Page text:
John Lennon never really made a terrible solo record. Even Paul McCartney had his "Live and Let Die." But great songwriting teams don't split via mitosis-you rarely get two parts equal to the original whole.

Such is the case with Polvo, the now-defunct Chapel Hill outfit conceived in a UNC Spanish class by guitarist/vocalist Ash Bowie and David Brylawski. Of the early-90s local acts to receive national attention, Polvo were perhaps the most daring, combining Brylawski's love of Eastern instrumentation and Bowie's blurry pawn-shop guitars and sociopathic pop sensibilities. The effect was noisy, dizzy and arresting, a cosmic caterwaul that somehow rocked like Sabbath infused with the arty intellect of Sonic Youth.

Yesterday and Tomorrow's Shells shows Ash (under the name Libraness) cleaning his closet. Comprised of lo-fi 4-track recordings scraped together during his concurrent stints in Polvo and Helium (where he served as bassist), these tracks sound only slightly reworked from their scratchy originals. The acoustic guitar on "No Separation" sounds plucked and harsh, as incompletely realized as the song itself. "You Are My Foreign Film" could well be an early Polvo sketch, with Bowie's spectral vocals bleeding over an eastern guitar lead.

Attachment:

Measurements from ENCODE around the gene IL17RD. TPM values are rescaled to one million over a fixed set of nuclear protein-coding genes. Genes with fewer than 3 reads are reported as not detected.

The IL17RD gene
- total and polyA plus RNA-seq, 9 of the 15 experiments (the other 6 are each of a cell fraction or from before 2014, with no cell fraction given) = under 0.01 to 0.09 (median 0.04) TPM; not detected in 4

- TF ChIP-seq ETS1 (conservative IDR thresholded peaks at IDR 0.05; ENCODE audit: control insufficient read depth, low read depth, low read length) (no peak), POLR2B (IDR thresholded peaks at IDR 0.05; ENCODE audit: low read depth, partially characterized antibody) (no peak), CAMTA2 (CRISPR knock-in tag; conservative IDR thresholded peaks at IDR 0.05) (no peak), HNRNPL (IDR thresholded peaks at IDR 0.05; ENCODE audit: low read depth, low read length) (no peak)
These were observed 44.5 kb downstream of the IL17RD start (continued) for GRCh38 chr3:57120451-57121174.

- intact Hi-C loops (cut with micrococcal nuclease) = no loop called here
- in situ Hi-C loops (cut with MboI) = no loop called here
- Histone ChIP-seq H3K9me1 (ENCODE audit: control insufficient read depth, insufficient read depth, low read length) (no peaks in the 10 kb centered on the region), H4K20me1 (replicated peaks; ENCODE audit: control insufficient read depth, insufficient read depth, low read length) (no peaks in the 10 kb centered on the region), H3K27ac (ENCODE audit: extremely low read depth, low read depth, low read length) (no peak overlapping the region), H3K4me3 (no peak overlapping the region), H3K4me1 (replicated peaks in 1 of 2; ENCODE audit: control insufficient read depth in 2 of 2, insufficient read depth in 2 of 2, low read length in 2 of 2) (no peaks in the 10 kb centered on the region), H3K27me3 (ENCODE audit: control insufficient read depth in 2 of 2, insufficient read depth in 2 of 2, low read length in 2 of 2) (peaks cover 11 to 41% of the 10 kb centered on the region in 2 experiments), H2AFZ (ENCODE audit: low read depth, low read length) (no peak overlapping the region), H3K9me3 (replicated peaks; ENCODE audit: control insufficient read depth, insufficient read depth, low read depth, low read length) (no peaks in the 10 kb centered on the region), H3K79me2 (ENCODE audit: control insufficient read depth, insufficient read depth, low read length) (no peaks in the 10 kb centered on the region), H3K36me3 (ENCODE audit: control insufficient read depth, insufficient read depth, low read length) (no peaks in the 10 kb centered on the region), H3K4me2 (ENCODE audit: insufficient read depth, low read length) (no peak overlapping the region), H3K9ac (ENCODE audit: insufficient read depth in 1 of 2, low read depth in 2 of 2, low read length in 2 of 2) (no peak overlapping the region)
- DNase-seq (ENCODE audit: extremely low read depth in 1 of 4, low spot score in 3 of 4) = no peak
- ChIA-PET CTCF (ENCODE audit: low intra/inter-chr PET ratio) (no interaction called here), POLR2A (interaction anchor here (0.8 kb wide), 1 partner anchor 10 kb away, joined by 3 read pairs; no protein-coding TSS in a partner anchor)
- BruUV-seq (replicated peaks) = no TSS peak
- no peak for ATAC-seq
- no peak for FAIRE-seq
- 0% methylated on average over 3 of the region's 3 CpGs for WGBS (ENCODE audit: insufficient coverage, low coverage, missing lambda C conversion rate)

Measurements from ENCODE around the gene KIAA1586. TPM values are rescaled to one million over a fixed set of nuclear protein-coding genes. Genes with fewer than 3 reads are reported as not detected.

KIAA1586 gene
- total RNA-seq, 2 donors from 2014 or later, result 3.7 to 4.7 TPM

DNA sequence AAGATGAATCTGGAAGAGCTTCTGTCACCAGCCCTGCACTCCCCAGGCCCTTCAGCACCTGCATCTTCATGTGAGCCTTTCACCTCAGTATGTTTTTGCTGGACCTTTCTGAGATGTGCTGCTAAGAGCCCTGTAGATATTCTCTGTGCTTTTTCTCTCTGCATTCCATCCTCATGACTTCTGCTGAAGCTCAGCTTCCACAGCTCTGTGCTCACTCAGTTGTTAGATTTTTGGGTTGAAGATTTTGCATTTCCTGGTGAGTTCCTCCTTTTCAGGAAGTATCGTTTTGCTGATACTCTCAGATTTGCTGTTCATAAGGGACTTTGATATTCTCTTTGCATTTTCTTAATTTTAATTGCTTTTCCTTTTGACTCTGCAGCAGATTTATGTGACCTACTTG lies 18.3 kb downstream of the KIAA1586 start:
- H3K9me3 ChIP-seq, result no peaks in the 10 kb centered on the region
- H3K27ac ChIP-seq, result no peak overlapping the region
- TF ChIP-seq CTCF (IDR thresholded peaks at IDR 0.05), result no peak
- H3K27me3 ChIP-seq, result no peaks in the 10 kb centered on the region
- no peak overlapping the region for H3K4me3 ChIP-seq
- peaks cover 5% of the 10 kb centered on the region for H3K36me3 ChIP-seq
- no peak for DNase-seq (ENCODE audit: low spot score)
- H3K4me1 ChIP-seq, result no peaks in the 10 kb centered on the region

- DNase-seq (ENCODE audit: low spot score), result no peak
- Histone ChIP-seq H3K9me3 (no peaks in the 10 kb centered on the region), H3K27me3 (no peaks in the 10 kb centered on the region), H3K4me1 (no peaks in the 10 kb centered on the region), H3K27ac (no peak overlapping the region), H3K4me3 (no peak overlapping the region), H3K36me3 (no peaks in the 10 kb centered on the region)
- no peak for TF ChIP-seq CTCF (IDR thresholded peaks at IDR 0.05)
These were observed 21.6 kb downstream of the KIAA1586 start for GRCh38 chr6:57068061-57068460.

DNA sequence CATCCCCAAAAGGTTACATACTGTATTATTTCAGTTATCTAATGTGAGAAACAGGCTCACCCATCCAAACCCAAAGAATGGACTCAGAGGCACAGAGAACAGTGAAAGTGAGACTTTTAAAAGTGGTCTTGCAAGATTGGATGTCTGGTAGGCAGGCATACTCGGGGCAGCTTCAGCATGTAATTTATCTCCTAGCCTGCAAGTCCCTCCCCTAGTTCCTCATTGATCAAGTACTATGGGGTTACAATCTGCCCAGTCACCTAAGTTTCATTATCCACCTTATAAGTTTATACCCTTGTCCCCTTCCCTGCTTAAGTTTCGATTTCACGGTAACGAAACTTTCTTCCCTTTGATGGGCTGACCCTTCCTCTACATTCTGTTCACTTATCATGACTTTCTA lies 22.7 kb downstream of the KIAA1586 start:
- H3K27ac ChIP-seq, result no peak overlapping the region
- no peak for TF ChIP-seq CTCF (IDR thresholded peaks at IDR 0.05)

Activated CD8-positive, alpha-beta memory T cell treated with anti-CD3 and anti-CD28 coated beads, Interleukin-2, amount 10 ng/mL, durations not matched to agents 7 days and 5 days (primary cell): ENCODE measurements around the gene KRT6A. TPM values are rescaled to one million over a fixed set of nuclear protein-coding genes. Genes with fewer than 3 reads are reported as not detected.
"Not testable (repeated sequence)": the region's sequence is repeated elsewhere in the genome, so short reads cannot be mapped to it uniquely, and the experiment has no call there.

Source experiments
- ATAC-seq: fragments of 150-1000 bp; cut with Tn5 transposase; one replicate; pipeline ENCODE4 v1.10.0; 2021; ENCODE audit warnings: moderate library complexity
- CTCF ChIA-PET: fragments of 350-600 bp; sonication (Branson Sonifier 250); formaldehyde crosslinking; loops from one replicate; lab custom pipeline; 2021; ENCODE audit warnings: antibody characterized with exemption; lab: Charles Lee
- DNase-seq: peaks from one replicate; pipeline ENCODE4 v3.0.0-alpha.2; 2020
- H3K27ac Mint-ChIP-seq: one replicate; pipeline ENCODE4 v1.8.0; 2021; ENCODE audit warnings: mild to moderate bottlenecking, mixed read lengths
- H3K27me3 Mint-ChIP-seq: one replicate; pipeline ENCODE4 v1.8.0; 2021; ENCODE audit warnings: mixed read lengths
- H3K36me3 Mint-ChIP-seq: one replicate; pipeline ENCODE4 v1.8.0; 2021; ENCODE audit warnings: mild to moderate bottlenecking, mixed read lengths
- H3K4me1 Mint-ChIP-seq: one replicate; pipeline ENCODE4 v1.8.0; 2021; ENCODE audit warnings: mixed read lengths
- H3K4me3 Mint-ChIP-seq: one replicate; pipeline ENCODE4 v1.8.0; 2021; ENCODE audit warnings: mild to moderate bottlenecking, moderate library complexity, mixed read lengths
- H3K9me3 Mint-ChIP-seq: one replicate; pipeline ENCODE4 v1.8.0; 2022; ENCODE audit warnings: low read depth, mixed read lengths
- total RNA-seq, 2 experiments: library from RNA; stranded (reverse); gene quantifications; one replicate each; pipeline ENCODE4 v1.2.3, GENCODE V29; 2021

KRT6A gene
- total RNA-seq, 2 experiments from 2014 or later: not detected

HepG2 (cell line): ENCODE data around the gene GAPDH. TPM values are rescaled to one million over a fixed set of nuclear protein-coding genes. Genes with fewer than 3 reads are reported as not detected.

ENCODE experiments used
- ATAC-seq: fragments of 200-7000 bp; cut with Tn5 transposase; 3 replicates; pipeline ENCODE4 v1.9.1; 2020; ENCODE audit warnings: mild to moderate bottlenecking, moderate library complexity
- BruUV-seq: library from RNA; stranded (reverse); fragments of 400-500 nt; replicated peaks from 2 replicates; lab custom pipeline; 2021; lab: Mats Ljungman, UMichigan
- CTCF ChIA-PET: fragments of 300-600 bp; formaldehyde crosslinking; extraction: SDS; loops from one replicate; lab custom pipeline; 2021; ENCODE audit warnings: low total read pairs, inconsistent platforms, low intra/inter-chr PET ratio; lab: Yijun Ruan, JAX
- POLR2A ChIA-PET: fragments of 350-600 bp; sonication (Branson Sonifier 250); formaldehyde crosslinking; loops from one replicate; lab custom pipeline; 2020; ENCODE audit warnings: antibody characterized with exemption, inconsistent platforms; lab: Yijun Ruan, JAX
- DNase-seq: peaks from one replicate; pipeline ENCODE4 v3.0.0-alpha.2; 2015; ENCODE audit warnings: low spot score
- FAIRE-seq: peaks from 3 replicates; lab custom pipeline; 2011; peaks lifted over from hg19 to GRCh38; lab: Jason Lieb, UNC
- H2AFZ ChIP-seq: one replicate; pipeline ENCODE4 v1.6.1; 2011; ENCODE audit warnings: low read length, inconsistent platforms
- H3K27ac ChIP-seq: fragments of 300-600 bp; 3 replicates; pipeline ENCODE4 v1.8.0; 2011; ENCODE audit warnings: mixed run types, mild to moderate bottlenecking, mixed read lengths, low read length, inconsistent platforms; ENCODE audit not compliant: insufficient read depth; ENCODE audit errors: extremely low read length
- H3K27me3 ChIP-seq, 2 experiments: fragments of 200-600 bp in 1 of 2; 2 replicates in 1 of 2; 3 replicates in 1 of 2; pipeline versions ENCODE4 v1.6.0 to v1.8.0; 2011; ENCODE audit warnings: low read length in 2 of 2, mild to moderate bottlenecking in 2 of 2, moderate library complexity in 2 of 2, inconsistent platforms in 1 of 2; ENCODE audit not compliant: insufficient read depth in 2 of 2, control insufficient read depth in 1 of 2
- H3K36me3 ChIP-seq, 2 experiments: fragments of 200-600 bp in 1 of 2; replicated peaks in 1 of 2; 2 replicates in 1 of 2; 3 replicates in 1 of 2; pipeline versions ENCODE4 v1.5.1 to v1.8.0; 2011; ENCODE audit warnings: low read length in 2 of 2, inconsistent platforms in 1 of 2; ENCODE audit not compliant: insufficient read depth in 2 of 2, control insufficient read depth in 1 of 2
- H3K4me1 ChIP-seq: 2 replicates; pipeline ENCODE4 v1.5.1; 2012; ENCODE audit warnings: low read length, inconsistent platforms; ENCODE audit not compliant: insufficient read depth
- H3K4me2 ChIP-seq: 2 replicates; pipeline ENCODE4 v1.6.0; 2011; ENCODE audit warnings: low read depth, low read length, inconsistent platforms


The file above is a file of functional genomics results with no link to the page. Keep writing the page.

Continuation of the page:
It's a bit of a flip to see Bowie use sounds that were mostly Brylawski's forte. It's also interesting that most of the sitar-like effects on Yesterday and Tomorrow's Shells were stitched together with little more than a piano and a series of effects pedals.

Intriguing as they are, though, few of these songs qualify as more than engaging demo fodder. "Toy Planetarium" could become a palatial epic of horns, bells and keyboards, but its lax structure lets it fizzle.

Much like Polvo's final two-night stand in Chapel Hill two years ago, this record is loaded with savvy introductions and good songwriting. But like the band's final show, where broken guitar strings and a malfunctioning microphone sidelined them for the first ten minutes, it comes up a little short on poise.

As for the other half of the old songwriting team, David Brylawski showed up at this year's Transmissions Festival at the Cat's Cradle with his new band Idle Swords, a mellow acoustic outfit that sounds neither like Polvo nor Eastern.

So much for mitosis.